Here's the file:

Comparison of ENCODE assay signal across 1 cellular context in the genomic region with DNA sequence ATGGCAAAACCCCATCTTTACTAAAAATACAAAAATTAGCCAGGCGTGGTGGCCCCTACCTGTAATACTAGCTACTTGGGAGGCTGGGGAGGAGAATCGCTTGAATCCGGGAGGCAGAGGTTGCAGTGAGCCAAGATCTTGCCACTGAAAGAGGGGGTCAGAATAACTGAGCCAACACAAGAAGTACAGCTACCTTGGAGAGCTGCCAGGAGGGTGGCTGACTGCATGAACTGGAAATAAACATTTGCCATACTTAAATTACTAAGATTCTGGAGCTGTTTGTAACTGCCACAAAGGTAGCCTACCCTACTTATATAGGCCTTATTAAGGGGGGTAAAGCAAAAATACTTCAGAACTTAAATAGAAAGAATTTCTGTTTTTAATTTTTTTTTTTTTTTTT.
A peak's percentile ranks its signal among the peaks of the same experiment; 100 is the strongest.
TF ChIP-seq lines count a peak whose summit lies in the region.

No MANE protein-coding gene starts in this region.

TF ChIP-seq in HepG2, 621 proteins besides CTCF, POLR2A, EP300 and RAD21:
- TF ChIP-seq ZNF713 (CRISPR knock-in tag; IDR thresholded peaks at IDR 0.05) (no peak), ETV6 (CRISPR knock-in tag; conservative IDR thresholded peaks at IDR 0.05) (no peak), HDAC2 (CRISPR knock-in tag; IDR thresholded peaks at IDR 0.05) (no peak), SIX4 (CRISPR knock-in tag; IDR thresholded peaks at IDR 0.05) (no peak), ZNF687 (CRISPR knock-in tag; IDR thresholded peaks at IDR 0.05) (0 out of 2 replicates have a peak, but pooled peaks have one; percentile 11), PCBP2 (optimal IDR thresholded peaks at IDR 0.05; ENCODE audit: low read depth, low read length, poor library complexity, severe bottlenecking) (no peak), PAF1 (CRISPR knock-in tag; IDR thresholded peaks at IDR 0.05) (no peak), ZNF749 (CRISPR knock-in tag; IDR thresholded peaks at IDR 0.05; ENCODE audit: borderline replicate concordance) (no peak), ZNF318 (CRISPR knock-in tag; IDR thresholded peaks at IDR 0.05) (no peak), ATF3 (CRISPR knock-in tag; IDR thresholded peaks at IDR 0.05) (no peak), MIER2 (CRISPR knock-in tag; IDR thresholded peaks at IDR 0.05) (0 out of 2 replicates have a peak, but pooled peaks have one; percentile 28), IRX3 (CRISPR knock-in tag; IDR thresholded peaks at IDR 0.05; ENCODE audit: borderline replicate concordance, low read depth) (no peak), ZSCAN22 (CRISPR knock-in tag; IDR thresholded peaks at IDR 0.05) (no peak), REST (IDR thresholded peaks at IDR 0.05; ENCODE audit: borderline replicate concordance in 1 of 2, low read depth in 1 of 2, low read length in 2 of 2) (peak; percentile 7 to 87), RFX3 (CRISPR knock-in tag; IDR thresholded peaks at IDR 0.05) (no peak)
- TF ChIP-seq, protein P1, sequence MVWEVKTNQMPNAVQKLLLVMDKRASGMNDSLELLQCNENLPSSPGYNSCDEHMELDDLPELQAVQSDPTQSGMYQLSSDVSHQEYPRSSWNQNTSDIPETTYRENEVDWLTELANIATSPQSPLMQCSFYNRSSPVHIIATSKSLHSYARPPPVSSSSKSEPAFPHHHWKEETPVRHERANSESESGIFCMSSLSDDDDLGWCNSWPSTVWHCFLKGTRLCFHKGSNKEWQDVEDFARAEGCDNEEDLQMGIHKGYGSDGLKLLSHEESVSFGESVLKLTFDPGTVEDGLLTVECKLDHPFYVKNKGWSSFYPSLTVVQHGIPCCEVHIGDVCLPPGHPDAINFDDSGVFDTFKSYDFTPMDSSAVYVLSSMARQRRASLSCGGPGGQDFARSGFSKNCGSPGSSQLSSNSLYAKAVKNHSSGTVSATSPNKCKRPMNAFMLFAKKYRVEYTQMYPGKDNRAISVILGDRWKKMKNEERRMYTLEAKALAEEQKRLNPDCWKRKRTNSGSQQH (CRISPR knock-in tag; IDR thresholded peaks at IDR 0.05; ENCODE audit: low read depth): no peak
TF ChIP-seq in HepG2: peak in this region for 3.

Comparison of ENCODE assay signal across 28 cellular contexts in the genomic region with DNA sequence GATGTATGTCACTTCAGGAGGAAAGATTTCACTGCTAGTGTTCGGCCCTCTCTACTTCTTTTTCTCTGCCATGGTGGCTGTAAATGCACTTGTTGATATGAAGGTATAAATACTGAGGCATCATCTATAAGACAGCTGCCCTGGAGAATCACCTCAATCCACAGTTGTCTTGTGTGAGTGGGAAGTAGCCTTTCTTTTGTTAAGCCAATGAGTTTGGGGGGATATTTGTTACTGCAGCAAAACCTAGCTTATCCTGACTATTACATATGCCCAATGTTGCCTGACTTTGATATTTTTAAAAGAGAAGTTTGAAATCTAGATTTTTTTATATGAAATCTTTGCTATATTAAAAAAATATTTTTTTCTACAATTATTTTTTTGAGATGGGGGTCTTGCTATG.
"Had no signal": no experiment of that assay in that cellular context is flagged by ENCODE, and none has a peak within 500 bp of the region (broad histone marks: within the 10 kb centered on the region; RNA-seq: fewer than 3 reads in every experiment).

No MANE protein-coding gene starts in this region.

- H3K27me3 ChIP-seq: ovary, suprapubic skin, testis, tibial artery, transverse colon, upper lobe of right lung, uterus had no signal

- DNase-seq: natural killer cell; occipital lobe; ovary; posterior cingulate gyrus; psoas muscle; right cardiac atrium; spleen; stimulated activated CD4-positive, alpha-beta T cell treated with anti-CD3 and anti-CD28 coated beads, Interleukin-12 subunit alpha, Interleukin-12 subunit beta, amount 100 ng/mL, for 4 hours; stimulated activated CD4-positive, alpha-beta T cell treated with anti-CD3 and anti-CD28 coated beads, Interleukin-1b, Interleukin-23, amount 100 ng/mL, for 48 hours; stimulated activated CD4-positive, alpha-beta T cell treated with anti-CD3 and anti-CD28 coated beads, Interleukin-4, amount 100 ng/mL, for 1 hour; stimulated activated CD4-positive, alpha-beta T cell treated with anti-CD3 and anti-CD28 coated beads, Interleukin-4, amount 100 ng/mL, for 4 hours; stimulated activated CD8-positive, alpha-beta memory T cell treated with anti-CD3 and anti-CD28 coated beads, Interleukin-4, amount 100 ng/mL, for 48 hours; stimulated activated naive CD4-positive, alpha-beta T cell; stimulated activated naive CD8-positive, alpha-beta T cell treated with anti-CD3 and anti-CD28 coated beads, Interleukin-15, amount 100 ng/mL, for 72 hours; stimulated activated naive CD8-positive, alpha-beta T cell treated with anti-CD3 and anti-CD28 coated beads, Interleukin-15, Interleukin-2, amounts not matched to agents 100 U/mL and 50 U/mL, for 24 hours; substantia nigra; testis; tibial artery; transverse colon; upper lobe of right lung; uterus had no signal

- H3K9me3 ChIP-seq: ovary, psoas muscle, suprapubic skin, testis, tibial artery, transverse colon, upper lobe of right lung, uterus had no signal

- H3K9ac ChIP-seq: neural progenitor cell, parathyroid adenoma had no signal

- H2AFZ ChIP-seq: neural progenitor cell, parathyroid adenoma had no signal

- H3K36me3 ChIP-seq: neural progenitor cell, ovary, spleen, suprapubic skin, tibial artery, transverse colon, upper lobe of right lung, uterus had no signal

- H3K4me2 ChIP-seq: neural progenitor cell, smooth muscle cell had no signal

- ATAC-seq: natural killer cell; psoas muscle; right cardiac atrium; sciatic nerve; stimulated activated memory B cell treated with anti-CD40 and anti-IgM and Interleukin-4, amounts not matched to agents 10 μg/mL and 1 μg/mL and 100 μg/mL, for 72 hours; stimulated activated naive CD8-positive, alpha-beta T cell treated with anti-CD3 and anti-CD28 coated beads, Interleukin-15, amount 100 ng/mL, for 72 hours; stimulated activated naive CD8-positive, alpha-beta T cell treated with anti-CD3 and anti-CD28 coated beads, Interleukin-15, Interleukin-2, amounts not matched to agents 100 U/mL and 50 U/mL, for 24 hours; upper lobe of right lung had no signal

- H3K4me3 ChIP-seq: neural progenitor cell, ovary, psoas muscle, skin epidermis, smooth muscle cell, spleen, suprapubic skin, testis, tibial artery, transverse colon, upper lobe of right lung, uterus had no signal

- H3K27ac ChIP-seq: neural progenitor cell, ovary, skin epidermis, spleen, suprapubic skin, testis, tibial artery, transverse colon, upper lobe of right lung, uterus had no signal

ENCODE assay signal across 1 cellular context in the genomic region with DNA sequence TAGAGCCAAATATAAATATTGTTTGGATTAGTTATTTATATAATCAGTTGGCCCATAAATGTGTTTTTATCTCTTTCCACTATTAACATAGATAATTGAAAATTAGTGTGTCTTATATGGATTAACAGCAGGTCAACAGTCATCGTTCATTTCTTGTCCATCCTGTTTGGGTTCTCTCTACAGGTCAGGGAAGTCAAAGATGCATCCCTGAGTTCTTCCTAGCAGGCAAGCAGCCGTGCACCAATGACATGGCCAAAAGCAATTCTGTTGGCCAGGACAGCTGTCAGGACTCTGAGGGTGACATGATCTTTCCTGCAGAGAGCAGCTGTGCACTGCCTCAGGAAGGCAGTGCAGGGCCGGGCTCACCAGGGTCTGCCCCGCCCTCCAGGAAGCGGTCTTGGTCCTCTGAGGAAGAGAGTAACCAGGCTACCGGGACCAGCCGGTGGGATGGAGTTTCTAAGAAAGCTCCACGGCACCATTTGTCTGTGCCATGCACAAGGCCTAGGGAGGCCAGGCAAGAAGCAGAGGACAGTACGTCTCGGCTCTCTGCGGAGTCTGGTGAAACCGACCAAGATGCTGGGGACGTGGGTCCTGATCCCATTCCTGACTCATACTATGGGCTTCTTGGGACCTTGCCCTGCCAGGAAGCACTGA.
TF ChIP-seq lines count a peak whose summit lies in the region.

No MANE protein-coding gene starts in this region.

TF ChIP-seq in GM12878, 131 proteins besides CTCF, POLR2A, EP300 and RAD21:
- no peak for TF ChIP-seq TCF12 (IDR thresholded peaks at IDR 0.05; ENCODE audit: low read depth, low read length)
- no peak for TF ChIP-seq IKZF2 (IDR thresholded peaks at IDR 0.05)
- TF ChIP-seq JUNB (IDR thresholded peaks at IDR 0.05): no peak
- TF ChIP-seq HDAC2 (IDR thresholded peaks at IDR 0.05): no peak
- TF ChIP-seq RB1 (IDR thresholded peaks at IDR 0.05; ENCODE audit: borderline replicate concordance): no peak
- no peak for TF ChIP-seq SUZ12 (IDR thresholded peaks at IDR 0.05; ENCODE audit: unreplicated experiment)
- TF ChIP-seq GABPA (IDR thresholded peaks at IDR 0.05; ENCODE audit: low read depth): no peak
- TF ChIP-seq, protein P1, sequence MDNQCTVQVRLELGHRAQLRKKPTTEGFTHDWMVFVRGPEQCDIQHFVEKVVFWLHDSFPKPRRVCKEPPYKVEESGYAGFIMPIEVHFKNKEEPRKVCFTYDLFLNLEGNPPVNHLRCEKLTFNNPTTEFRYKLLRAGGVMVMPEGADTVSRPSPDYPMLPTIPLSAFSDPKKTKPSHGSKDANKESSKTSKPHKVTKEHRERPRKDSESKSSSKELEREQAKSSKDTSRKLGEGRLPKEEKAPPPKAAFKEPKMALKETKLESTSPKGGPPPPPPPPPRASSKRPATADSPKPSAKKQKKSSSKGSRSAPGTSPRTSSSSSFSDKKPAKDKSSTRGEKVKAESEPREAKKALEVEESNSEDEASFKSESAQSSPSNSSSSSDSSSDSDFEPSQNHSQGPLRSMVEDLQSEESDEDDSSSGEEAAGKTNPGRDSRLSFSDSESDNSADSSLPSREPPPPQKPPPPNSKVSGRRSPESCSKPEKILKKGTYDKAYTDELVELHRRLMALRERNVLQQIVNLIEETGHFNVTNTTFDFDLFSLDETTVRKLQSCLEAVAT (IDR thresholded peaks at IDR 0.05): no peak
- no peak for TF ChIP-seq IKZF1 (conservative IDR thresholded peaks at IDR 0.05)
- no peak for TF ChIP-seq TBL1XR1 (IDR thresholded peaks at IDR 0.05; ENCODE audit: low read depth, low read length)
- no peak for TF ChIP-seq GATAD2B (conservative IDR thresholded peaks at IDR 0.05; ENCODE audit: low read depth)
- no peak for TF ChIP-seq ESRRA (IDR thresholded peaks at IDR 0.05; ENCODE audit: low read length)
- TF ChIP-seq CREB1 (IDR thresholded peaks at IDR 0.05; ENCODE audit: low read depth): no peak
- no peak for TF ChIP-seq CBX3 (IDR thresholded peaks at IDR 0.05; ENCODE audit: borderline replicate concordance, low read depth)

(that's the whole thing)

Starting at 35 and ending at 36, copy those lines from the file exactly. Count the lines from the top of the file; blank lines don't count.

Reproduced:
- no peak for TF ChIP-seq TBL1XR1 (IDR thresholded peaks at IDR 0.05; ENCODE audit: low read depth, low read length)
- no peak for TF ChIP-seq GATAD2B (conservative IDR thresholded peaks at IDR 0.05; ENCODE audit: low read depth)